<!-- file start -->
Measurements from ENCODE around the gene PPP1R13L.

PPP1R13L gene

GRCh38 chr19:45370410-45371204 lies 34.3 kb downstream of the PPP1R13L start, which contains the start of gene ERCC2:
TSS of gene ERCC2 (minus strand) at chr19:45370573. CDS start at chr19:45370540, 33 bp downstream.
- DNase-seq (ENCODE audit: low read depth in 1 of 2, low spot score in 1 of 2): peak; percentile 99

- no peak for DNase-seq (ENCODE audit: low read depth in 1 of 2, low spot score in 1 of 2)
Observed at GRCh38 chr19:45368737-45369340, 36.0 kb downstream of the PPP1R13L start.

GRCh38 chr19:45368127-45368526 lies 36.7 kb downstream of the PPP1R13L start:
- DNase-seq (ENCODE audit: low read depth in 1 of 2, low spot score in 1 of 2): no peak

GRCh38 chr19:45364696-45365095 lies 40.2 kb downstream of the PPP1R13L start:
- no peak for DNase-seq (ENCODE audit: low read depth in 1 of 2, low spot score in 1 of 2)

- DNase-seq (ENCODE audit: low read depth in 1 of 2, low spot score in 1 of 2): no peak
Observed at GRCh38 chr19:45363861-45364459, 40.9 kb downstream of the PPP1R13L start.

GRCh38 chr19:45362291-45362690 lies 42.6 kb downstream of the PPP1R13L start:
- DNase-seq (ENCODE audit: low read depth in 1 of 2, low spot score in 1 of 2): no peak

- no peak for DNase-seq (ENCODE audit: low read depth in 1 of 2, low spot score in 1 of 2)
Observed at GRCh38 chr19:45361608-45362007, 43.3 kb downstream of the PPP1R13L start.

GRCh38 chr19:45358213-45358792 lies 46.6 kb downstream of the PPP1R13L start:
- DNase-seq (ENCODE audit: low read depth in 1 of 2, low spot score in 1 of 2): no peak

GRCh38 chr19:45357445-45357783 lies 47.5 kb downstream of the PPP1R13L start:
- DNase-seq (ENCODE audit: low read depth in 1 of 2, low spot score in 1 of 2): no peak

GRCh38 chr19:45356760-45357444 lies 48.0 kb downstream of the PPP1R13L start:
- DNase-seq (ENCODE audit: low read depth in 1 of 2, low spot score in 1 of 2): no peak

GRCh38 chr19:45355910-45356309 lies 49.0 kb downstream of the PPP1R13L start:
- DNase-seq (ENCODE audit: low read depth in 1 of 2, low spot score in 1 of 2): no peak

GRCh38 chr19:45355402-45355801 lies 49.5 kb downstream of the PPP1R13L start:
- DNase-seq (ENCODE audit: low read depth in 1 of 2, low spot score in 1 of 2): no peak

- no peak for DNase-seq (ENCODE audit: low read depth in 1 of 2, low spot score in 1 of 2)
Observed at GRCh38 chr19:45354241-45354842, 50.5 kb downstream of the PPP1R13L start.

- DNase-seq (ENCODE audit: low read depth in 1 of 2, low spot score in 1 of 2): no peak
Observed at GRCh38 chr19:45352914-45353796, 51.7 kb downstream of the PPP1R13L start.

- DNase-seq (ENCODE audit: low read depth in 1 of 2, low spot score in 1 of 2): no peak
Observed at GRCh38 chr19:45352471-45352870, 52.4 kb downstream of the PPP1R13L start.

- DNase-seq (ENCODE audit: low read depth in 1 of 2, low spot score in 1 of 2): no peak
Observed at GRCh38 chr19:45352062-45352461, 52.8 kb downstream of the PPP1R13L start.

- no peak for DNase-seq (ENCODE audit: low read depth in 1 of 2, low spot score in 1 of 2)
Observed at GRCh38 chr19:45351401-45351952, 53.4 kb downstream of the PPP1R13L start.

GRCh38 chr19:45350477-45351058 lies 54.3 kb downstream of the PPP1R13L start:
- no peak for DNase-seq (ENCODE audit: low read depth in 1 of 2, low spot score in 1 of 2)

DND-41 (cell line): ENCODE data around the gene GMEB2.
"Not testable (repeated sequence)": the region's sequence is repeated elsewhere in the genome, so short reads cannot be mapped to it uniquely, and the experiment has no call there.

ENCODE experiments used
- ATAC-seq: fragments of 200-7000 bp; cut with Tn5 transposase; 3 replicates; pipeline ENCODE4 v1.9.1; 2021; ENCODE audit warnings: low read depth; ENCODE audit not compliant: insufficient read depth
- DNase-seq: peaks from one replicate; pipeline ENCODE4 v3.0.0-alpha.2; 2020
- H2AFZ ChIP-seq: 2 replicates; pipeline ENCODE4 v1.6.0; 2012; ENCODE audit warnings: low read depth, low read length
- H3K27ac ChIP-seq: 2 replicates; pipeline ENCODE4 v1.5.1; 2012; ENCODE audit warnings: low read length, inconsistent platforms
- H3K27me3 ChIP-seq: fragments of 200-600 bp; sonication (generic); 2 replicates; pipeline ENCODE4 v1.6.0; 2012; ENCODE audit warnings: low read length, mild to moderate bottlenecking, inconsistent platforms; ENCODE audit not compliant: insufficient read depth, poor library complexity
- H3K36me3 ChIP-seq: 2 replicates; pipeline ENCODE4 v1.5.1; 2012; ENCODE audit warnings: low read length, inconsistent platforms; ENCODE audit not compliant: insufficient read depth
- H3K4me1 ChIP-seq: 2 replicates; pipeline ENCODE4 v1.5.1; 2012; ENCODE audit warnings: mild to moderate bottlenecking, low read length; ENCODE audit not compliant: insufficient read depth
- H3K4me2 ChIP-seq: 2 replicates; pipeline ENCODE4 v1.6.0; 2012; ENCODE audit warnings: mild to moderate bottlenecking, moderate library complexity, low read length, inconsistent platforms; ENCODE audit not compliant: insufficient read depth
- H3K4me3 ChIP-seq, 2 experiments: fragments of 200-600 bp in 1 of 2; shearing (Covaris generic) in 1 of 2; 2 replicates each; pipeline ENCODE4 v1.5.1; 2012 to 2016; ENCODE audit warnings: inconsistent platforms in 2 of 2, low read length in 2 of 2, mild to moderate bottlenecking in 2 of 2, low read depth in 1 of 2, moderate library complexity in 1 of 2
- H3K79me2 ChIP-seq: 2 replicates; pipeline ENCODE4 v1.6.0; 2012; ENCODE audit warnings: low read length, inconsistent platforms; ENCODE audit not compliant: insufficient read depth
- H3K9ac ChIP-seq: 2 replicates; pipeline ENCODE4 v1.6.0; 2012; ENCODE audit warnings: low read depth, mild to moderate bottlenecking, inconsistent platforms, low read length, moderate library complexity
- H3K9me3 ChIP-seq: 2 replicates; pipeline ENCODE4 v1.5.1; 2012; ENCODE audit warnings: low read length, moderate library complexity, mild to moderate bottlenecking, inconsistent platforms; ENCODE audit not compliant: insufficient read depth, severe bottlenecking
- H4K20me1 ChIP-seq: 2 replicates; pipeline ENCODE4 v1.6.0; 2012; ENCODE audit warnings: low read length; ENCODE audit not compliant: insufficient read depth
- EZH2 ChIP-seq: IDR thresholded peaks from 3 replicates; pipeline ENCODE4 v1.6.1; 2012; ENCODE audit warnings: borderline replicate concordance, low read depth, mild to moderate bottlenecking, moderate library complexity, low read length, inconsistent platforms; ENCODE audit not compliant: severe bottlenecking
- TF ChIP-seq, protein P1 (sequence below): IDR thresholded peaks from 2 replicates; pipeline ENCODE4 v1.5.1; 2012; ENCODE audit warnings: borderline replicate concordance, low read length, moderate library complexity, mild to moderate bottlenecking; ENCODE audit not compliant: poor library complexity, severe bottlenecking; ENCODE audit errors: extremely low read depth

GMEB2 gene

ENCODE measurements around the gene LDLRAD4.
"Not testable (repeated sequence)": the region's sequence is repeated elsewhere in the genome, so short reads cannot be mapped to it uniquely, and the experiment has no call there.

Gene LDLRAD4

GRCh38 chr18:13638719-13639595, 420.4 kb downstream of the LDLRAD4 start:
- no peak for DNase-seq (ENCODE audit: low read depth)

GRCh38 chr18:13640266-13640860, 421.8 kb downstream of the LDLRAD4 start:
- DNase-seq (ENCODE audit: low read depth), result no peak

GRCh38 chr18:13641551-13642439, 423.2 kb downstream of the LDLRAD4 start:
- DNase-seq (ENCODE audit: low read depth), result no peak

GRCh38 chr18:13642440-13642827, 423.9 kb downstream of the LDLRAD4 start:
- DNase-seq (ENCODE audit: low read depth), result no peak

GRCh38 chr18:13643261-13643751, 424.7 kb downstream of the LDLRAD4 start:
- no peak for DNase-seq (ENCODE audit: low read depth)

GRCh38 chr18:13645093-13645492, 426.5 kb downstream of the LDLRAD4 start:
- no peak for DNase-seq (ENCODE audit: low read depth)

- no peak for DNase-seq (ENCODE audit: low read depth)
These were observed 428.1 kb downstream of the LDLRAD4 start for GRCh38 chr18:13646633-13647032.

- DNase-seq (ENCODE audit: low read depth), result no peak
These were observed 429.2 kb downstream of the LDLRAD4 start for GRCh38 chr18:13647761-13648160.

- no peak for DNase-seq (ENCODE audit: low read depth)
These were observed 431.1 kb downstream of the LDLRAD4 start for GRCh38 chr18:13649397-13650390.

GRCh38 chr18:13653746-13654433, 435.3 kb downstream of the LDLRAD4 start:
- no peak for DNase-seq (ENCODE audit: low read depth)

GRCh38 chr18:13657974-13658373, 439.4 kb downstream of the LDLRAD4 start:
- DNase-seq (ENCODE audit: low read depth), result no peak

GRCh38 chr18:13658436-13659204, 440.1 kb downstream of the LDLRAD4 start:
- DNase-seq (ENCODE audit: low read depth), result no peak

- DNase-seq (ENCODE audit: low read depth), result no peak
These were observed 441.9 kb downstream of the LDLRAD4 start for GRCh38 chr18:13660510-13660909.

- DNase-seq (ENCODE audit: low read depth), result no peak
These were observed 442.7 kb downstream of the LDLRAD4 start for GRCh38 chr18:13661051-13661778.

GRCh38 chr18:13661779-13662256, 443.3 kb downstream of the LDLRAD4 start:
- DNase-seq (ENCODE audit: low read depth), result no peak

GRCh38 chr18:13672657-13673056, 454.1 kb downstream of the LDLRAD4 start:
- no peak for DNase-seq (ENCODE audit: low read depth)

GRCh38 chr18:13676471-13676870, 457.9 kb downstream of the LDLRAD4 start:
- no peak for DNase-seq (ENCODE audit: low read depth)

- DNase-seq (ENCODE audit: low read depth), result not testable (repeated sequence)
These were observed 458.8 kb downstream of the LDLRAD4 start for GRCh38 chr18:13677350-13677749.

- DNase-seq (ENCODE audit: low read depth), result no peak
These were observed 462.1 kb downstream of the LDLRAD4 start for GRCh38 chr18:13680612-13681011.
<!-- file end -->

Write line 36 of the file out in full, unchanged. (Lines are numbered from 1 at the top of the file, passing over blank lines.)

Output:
- no peak for DNase-seq (ENCODE audit: low read depth in 1 of 2, low spot score in 1 of 2)